It is my experience that storage has often been the most overlooked and least understood factor when assessing performance issues. Even with desktop PCs people tend to focus on the CPU and memory, while the hard drive is just a question of capacity (although the arrival of SSDs has rectified this somewhat).
In this article, I’ll present a common storage scenario. I’ll also discuss how the problem could have been helped with IOPS (Input/Output Operations per Second), which is a key performance indicator once you start getting into more serious storage specification.
For the IT manager with servers to consider protecting your storage is very important. A RAID system to protect data against drive failure becomes a must, as well as RAID options like battery-backed write cache. Most readers should know the difference between RAID 0, 1, and 5, and perhaps variants like 1+0 and 6. (For a RAID primer, refer to our overview of RAID storage levels.)
Hard drive statistics like access time, rotational speed, and bus transfer rate can be found on manufacturers’ websites, which will give some indication of the drive performance — but how many of you consider those figures? Storage performance and specification has long been considered something of a black art; for years, the standard practice when purchasing a new server has been simply to ensure that it has enough capacity along with hot swap RAID. In the past, this has often been sufficient because of simple overkill, i.e. the storage system for a single server provides far better performance than is in fact required. The only time storage has really been an issue was with big database and Exchange servers, which are rare in the average SME.
Whether in a production or development environment, the first introduction of virtualization into an organization is as a single server, typically running ESXi or Hyper-V, which offer free basic versions. This is where the first mistakes involving storage occur. Let’s consider a typical scenario where an old production server is repurposed as a “virtual host” server, perhaps with some extra memory added. In this scenario, an IT admin — let’s call him Jeff — may have a dual quad core Xeon server with 32GB of RAM and four 146GB 10k SCSI drives in a RAID5 array plus another four 300GB SATA drives also in a RAID5 array. This gives it a total of 1.3TB or so of storage. Jeff’s planning to migrate his company network of 50 users to Windows 2008 with Exchange 2010. Sensibly, he tries a test build in his new virtual environment first.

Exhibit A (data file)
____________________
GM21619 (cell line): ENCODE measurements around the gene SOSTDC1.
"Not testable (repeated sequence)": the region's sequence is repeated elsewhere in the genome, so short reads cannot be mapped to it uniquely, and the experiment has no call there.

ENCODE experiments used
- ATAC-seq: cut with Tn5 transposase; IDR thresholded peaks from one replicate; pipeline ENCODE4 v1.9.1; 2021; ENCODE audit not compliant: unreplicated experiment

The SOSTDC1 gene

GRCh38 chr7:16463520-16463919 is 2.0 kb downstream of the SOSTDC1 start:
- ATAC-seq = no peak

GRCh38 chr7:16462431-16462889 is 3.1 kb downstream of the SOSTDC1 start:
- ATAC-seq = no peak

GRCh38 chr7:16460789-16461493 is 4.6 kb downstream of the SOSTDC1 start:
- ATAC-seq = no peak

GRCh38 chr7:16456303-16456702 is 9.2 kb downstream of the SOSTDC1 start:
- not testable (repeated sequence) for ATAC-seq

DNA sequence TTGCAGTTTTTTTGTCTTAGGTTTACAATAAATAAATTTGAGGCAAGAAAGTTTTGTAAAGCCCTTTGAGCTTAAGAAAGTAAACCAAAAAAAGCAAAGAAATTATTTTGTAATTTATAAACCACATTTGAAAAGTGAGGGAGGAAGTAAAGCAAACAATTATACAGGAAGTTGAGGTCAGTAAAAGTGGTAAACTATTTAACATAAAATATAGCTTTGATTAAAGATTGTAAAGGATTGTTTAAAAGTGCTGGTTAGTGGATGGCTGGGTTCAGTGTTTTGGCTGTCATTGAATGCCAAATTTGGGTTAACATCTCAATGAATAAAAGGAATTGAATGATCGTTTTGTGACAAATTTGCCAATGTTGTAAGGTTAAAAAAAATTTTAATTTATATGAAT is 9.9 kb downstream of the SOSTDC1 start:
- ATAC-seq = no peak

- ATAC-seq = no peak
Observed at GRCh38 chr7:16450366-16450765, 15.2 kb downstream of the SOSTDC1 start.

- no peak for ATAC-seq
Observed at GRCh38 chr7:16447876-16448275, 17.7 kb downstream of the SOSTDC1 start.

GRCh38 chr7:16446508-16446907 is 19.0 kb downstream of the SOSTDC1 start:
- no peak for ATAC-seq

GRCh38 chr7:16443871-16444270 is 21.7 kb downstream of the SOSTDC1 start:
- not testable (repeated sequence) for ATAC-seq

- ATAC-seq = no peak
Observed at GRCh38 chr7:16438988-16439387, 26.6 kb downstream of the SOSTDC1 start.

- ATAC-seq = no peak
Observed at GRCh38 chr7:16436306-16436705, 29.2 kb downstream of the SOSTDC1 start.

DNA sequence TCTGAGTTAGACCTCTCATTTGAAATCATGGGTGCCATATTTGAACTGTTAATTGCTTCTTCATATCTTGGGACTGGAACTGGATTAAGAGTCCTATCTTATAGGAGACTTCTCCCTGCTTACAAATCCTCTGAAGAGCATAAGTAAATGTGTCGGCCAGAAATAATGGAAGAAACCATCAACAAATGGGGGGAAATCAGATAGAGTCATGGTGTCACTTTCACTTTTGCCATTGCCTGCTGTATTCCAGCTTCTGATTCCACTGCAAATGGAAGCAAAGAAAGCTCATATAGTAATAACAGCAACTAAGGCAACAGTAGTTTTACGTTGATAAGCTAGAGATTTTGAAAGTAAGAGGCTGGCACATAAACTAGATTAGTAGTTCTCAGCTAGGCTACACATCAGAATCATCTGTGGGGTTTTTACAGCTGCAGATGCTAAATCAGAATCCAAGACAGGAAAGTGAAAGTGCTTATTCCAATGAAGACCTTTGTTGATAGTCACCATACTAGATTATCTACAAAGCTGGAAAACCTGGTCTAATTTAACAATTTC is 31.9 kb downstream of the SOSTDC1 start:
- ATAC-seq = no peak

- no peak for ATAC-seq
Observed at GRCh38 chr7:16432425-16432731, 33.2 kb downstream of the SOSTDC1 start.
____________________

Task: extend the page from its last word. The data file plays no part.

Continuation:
Now, let’s take a moment to consider what this might require:
1) A Win2k8 R2 Domain Controller & File Server with DHCP role
2) A Win2k8 R2 Server running Exchange 2010
3) A Win2k8 R2 Remote Desktop Services Server
4) A Win2k8 R2 Sharepoint Server
How do you think all these would perform on the virtual host server we described earlier? Each of the servers could have two virtual cores, 8GB RAM (although we’d probably give the DC a bit less and the RDS a bit more) plus a 100GB system drive and a 250GB data drive. On paper that’s not a bad specification, and we could run a couple of test client sessions on the RDS server using Office with Outlook. Performance would be pretty impressive, too, even with a couple of large mailboxes and running several applications at once. If we checked the performance monitors in Windows 2k8 and on the hypervisor client, they might show the odd peak in CPU load and the RDS server memory usage might get quite high, but there’s nothing unexpected.